"He's my hero, my husband, he was just a really good Soldier, a really good mentor. He was very well loved by the community, a lot of people knew him. He's just a wonderful man and a wonderful Soldier," Johnson said. "He is well missed and well loved."

Command Sgt. Maj. Johnson served two tours at Fort Campbell, and was in charge of operations at Fort Bliss, Texas, when he died.
Johnson released four butterflies with wishes and messages for her husband.

"I wished that my husband's memory and legacy stay alive for a lifetime," she said. "I see so much of my husband in my granddaughter. The only thing I can do is keep his memory alive by telling stories. She knows when she sees his picture."

Johnson said she already has several favorite stories to tell their 2-year-old granddaughter, but is sure as the girl ages, she will pick her own favorites.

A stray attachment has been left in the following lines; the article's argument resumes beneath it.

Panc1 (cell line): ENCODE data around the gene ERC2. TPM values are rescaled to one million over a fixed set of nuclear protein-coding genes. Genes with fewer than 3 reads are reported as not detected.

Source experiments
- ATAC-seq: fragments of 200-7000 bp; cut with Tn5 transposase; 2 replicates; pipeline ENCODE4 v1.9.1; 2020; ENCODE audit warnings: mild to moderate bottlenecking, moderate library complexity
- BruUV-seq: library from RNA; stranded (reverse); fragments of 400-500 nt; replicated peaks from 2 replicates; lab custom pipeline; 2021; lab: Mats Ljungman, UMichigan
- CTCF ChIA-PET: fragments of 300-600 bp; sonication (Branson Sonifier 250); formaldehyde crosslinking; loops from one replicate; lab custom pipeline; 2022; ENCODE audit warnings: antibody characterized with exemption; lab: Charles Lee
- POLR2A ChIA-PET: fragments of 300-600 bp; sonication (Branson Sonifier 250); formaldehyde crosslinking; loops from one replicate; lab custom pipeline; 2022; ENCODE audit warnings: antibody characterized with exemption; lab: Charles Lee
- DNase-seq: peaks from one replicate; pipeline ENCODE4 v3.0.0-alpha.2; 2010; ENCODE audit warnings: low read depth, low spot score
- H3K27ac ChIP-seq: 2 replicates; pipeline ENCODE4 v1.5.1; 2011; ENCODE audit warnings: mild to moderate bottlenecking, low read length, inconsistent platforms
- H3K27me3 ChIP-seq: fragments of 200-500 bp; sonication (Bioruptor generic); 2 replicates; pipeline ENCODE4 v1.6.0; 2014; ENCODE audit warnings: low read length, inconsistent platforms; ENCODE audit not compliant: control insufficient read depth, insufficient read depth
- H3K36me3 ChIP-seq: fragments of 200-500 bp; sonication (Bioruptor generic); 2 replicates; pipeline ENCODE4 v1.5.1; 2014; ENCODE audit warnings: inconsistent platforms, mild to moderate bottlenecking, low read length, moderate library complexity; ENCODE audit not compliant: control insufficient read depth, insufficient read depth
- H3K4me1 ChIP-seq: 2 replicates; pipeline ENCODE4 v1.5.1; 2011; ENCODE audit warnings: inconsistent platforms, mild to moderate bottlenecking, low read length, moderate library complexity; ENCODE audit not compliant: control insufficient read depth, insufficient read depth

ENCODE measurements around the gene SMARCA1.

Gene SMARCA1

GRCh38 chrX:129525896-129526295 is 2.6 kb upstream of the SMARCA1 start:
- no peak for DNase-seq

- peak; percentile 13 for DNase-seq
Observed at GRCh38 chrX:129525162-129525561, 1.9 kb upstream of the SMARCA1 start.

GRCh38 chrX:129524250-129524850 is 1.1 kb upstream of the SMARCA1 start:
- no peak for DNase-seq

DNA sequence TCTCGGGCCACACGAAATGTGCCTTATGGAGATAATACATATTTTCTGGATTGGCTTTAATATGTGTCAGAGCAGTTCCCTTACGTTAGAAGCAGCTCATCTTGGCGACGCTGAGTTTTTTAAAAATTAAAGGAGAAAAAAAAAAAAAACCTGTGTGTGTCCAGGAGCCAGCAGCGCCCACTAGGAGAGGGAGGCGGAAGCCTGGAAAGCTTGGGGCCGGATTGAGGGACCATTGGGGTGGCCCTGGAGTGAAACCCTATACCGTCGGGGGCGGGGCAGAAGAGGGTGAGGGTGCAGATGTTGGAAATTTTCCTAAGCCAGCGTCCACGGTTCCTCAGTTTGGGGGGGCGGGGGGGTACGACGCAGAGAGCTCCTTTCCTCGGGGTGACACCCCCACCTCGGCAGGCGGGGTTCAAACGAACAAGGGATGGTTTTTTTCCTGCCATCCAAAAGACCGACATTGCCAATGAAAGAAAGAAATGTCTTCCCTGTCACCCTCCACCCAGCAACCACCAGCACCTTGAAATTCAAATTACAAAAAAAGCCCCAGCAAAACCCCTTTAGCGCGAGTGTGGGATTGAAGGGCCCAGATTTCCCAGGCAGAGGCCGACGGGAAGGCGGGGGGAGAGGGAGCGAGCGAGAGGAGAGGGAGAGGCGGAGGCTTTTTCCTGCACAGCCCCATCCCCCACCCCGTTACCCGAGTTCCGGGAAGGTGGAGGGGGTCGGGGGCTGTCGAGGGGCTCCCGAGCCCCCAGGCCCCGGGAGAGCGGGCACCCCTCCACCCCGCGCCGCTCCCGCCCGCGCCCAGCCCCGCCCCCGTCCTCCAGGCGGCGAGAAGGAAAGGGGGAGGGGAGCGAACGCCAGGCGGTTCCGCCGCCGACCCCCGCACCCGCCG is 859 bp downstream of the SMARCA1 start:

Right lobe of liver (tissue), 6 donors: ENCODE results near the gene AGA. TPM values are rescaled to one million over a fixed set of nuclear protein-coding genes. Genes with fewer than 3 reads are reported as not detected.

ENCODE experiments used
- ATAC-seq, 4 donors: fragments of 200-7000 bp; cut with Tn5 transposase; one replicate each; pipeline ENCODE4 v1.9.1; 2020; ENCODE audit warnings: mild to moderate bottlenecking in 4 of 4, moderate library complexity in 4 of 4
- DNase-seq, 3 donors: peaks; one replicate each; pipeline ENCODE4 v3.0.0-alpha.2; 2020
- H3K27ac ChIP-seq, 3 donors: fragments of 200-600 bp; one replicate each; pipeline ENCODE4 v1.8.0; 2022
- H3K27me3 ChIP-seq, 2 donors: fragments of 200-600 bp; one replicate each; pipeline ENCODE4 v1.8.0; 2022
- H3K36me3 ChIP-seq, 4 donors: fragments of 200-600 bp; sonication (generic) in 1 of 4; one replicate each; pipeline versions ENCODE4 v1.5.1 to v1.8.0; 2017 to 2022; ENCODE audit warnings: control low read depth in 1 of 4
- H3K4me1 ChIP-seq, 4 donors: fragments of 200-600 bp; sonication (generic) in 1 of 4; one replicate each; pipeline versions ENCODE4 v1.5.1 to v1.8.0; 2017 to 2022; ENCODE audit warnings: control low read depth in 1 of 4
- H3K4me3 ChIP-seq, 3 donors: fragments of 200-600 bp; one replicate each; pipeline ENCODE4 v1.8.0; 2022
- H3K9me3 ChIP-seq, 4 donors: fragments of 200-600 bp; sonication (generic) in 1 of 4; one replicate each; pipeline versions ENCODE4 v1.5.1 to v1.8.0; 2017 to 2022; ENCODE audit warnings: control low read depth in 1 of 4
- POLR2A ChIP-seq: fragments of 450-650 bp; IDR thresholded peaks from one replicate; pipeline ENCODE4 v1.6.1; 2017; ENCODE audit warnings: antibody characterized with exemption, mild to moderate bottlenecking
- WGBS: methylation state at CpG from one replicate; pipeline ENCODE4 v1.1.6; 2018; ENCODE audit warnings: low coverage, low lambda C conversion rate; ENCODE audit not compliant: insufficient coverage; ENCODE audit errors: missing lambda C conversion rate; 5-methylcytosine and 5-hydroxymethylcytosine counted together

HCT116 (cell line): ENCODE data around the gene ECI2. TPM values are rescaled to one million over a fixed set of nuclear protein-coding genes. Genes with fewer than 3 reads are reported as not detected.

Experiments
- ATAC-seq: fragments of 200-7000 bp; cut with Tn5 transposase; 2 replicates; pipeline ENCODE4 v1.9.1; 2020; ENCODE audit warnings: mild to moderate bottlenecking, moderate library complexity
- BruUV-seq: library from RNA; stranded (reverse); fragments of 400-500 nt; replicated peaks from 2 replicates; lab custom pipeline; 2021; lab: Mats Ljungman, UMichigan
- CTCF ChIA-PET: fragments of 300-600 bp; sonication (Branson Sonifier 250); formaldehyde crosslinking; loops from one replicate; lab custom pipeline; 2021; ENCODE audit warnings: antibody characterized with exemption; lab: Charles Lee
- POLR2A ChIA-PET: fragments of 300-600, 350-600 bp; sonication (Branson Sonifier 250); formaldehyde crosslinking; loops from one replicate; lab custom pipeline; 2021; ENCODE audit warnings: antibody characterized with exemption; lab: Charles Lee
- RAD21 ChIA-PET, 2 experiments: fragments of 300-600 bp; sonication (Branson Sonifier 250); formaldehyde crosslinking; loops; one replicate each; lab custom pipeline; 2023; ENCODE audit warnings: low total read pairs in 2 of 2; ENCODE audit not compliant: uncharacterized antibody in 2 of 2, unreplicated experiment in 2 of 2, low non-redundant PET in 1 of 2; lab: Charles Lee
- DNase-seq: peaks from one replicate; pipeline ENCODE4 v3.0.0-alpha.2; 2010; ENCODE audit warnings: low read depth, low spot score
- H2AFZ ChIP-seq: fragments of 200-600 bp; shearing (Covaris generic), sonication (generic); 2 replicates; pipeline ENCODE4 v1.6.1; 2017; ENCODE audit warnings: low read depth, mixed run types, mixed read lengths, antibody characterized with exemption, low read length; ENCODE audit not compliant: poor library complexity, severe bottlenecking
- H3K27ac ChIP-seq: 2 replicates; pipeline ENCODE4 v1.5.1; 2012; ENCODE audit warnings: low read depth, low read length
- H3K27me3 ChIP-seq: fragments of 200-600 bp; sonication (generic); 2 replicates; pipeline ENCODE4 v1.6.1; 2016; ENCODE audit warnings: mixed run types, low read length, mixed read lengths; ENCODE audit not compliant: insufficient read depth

"He was a wonderful man, very well known," she said. "I'm just so proud to be his wife -- he will always be my husband. I love him. I swell with pride every day. I miss the life."

Johnson said she is grateful for all the support she has received from SOS while readjusting to life without her husband.

"I fully support the Survivor Outreach Services, I try to be involved as much as I can," Johnson said. "I don't think I'd be as far as I am in my grief process if it hadn't been for Suzy and her team."

She said even though the reason everyone had gathered was sad, much of it was still a happy time.

"I'm looking around at all these little kids who will never know their parent," Johnson said. "It's heartbreaking, but it's happy."